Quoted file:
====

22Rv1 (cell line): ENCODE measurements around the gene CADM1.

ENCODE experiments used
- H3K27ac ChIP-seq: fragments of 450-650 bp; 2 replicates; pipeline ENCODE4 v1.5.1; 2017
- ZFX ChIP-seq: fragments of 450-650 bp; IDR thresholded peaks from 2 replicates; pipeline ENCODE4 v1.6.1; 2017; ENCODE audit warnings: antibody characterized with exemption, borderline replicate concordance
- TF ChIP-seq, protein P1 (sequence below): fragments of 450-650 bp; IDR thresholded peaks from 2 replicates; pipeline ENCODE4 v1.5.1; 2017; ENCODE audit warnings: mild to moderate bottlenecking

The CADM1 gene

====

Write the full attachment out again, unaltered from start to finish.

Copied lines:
22Rv1 (cell line): ENCODE measurements around the gene CADM1.

ENCODE experiments used
- H3K27ac ChIP-seq: fragments of 450-650 bp; 2 replicates; pipeline ENCODE4 v1.5.1; 2017
- ZFX ChIP-seq: fragments of 450-650 bp; IDR thresholded peaks from 2 replicates; pipeline ENCODE4 v1.6.1; 2017; ENCODE audit warnings: antibody characterized with exemption, borderline replicate concordance
- TF ChIP-seq, protein P1 (sequence below): fragments of 450-650 bp; IDR thresholded peaks from 2 replicates; pipeline ENCODE4 v1.5.1; 2017; ENCODE audit warnings: mild to moderate bottlenecking

The CADM1 gene